Imagine the congregation filing into the sanctuary after navigating the minefield of the week. Mines of shame, regret, pain, and doubt have exploded and taken their toll on faith. There will be songs, prayers, and a sermon. Each of those aspects is important, but the sermon is a part of worship that brings God’s word to bear in live time for all who gather. Don’t underestimate its significance.
The pastor has also walked through a battlefield during the week. He’s navigated counseling, study, prayer, and planning with a view to pastoral care, and personal spiritual ebbs and flows. He’s decided the sermon content while drawing from training, study, and experience.
Let’s suppose the pastor is excited to use his seminary training and some applicable illustrations that have come to mind in sermon preparation. The background information is particularly insightful, the analysis of the passage is precise, and the application is relevant. He polishes off what is considered one of his best messages.
The songs have ended, prayers have concluded, and the preacher steps behind the pulpit to continue the worship service through the preached word. What is needed in the hour that follows? Marching orders, practical application, inspiration, theological commentary, biblical education, or an appeal to holiness? Each of those things can be helpful in its proper proportion. What is missing?
If you survey phrases connected to either preach or preaching in the New Testament, you see “the gospel,” “the good news,” “Jesus and the resurrection,” “the word,” “the kingdom of God,” and “Christ crucified.” While there is a large spectrum of beliefs on sermons, I’d like to highlight the tendency of many preachers to emphasize preaching the word to the point they either sidestep or relegate the Gospel. It is good to preach the word systematically, but minimizing or skipping the Gospel is disastrous. We understand this at some level, so preaching about the Gospel often replaces proclaiming it.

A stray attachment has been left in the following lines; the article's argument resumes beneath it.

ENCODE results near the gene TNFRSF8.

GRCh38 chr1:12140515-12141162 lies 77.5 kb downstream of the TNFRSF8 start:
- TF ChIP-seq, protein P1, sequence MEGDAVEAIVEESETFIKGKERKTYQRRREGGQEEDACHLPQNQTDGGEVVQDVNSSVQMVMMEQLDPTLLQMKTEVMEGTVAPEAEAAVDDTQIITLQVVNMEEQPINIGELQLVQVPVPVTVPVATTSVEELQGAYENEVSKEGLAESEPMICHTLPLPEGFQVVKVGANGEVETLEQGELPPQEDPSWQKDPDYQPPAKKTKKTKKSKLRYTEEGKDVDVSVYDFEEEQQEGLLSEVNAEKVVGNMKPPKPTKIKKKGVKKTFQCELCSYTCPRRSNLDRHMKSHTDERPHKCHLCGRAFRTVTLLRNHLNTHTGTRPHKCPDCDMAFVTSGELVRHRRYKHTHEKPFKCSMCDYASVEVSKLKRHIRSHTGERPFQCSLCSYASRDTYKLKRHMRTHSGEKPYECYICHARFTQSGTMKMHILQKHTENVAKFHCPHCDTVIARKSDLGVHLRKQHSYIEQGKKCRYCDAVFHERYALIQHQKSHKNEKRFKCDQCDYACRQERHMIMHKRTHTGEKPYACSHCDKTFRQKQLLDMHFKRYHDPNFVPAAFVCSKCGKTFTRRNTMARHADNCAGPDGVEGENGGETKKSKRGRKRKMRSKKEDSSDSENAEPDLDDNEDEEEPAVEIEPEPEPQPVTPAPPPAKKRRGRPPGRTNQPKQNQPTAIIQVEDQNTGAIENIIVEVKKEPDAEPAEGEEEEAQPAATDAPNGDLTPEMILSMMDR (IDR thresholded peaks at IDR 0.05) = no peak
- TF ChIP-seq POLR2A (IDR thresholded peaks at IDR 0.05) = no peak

Preaching about the Gospel is like giving a theological TED talk to someone who is drowning. The talk may be informative and even eloquent, but it’s insufficient. Such a view of preaching often describes how the Gospel transforms our actions, emphasizing the impact on our lives. Preachers can also preach about the Gospel by merely alluding to it frequently while never actually proclaiming it. Such an allusion assumes the Gospel instead of announcing it to weary sinner-saints who need their hearts and minds reoriented once again to the kingdom paradigm where everything is gift and grace through Christ.
The apostle Paul appealed to the church at Corinth as one sent to preach the Gospel of Christ’s cross, which is the power of God to those “being saved” (1 Corinthians 1:17-18). He came to them as one deciding to know nothing except Christ crucified (1 Corinthians 2:2). Preaching about the Gospel is reading aloud an instruction manual for a defibrillator while someone is in cardiac arrest. Sinners in cardiac arrest need the pads applied to our chests and the jolt of the Gospel to bring life. We sinner-saints struggle with Gospel arrhythmia and need the shock of the Good News regularly.
Is exposition good, theological clarity wise, and a call to holiness necessary? Yes! But each is individually and collectively insufficient apart from the declaration of forgiveness because of Christ’s perfection, crucifixion, and resurrection. Our ears need to hear the blood-soaked message of redemption so that our minds can be reoriented to the kingdom of God and our hearts brought back into Gospel rhythm.
Preaching about the Gospel and preaching the Gospel is not the same. One describes grace as a concept, and the other extends grace like a healing balm. A preacher might say the word Gospel fifty times throughout a sermon, but to what avail if they don’t proclaim the Good News to struggling saints and sinners? Our greatest need isn’t information, contemplation, or application. Our greatest need is a Savior.
Now imagine the congregation filing out of the sanctuary. Will biblical illiteracy have been dealt a blow? Has moral resolve been strengthened? Will they exit as absolved sinners resting in Christ and with nourished faith? It’s possible to answer with a collective yes. However, if yes is the answer to only one, it must be the last. Preaching about the Gospel won’t do no matter how theologically robust, personally applicable, or well delivered.
-Photo by Mitchell Leach on Unsplash
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